MPs stand up for Meghan Markle

Prince Harry and Meghan Markle, at their wedding, May 18, 2018, in St. George's Chapel at Windsor Castle.
Prince Harry and Meghan Markle, at their wedding, May 18, 2018, in St. George's Chapel at Windsor Castle. DOMINIC LIPINKSI / AP

In a rare moment of unity, the British deputies have voted, Tuesday, October 29, the holding of early elections on December 12, in order to break the deadlock of Brexit, which has paralyzed the United Kingdom for more than three years. That day, the House of Commons experienced another moment of unity, a little more confidential: more than 70 women, elected from all sides, co-signed an open letter condemning the media attacks against Meghan Markle, the Duchess of Sussex .

The letter on House of Commons letterhead was published on Holly Lynch's Twitter accountLabor MP for Halifax and addressed to the Duchess of Sussex. Among the signatories of this letter are Jess Phillips, Yvette Cooper, Diane Abbott and Tulip Siddiq of the Labor Party; Tracey Crouch, Gillian Keegan and ex-tory Antoinette Sandbach, Conservative MPs; Wera Hobhouse, Angela Smith and Layla Moran, Liberal Democrats.

Unanimous, they mainly criticize the reports published in the tabloids: "As women parliamentarians (…), we wanted to express our solidarity (…) taking a stand against the often unpleasant and misleading nature of published articles. (…) Some articles and headlines have violated your privacy and have sought to denigrate you for no good reason. (…) What is even more disturbing is that some of these articles contain innuendos with colonialist and outdated overtones. "

A couple exposing their flaws

In recent years, critics of Meghan, described as "Spendthrift" or "Capricious", have multiplied, as have comments of a racist nature. In November 2016, for example, Rachel Johnson, the sister of current Prime Minister Boris Johnson, wrote in Mail on Sunday than "Meghan would bring a rich and exotic DNA" to the royal family. In May, Danny Baker, a BBC radio presenter, was fired after a tweet about the birth of the royal couple's son with a black-and-white photograph of an elegantly dressed couple, the woman holding in her hand a chimpanzee in suit and hat. Accused of racism, he then cleared the message and apologized.

"Although we participate in public life in a very different way than you do, we understand the abuse and intimidation that you are experiencing, which is now commonly used as a means to denigrate women in public office, to to prevent them from devoting themselves to their work "add the deputies in their letter.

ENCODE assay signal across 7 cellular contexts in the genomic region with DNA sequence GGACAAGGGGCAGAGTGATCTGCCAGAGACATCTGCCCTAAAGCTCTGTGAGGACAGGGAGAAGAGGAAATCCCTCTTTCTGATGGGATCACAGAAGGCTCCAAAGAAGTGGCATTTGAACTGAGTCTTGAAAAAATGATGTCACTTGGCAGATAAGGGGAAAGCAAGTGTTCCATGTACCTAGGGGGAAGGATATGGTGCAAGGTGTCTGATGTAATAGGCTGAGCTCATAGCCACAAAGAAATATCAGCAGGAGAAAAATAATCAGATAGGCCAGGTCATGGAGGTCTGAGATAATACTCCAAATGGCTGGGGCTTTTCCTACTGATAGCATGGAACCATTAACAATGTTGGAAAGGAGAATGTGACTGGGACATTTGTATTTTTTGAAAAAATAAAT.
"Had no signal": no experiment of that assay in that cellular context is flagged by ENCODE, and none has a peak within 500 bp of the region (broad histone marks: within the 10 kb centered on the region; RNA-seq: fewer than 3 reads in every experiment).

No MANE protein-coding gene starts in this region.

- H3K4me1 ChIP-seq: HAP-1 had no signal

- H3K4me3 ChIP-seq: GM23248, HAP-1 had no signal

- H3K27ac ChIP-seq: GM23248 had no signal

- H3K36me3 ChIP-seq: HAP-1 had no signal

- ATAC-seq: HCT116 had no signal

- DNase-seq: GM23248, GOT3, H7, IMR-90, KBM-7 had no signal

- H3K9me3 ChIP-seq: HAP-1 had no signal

The publication of this letter follows the broadcast, on October 20, of a documentary from the ITV channel in which Meghan recognizes that the past year has been " difficult " because of the pressure of the media. The image she gives is far from the radiant image of her marriage to Prince Harry in St. George's Chapel at Windsor Castle on May 19, 2018.

"When I met the man who was going to be my husband, my friends were really happy because I was happy, but my British friends said," I'm sure he's great, but you should not be make (Marry) because the British tabloids will destroy your life "», she also told ITV.

Prince Harry, he says in this documentary that he will not let himself "Intimidate by the media to play a game that killed his mother" and that he intends to protect his wife and their son, Archie. In early October, he launched a major legal offensive against the British tabloids for alleged hackers. Meghan has also lodged a complaint against Mail on Sunday, accused of having published in February one of his letters to his father, Thomas Markle, to whom she has distanced herself and who does not miss an opportunity to pour out in the media.

Read also In the UK, Harry and Meghan declare war on tabloids

New sharp criticisms

In the statement accompanying Meghan's complaint, Harry denounced the press campaign "Ruthless" his wife, accusing the newspapers of " bullying ". In November 2016, from the beginning of his relationship with the African-American actress, he had already stepped up to the plate by way of an unusual tone, denouncing "Denigration in" one "of a national newspaper", as well as "The sexism and racism of social networks".

After the ITV documentary broadcast, tens of thousands of tweets were posted with the keyword #WeLoveYouMeghan (#MeghanOnTaime). But by relying on the difficulties of public life while traveling in Africa, where living conditions can be particularly complicated, and while the UK is torn on the Brexit, the royal couple is attracted by new sharp reviews of the tabloids. "If the royal life is so unbearable and intolerable, maybe (the prince) should give up his duties, commented Jan Moir in the Daily Mail. They must learn that respect is deserved and not required. Such documentaries worsen more than they serve their cause. "

The women who support the Duchess of Sussex call on journalists: "We expect national media to have the integrity to know when the publication of an article is in the national interest and when it seeks to demolish a woman for no apparent reason. " And they remind you that they will use "The means to (their) disposition " to make sure that the press accepts the "Right to privacy" from Meghan and "Show respect".

In 2011, the tabloid News of the World the key was under the door, carried away by a scandal of illegal eavesdropping and Murdoch father and son, owners of the title, were heard by a parliamentary commission.


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